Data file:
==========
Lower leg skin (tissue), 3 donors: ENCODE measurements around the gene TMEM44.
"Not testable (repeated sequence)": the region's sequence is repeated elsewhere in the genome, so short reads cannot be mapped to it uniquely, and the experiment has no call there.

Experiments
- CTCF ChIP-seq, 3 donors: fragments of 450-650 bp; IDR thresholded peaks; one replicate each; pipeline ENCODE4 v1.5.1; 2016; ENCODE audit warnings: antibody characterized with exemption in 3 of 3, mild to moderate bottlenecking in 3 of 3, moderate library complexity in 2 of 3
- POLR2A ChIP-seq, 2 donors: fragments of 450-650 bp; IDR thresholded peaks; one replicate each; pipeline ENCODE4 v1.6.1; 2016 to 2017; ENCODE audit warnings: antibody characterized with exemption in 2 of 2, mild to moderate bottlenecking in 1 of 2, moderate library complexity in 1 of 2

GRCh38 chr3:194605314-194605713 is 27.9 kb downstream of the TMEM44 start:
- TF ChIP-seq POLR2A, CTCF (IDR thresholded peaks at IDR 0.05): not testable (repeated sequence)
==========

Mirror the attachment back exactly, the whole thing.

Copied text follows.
Lower leg skin (tissue), 3 donors: ENCODE measurements around the gene TMEM44.
"Not testable (repeated sequence)": the region's sequence is repeated elsewhere in the genome, so short reads cannot be mapped to it uniquely, and the experiment has no call there.

Experiments
- CTCF ChIP-seq, 3 donors: fragments of 450-650 bp; IDR thresholded peaks; one replicate each; pipeline ENCODE4 v1.5.1; 2016; ENCODE audit warnings: antibody characterized with exemption in 3 of 3, mild to moderate bottlenecking in 3 of 3, moderate library complexity in 2 of 3
- POLR2A ChIP-seq, 2 donors: fragments of 450-650 bp; IDR thresholded peaks; one replicate each; pipeline ENCODE4 v1.6.1; 2016 to 2017; ENCODE audit warnings: antibody characterized with exemption in 2 of 2, mild to moderate bottlenecking in 1 of 2, moderate library complexity in 1 of 2

GRCh38 chr3:194605314-194605713 is 27.9 kb downstream of the TMEM44 start:
- TF ChIP-seq POLR2A, CTCF (IDR thresholded peaks at IDR 0.05): not testable (repeated sequence)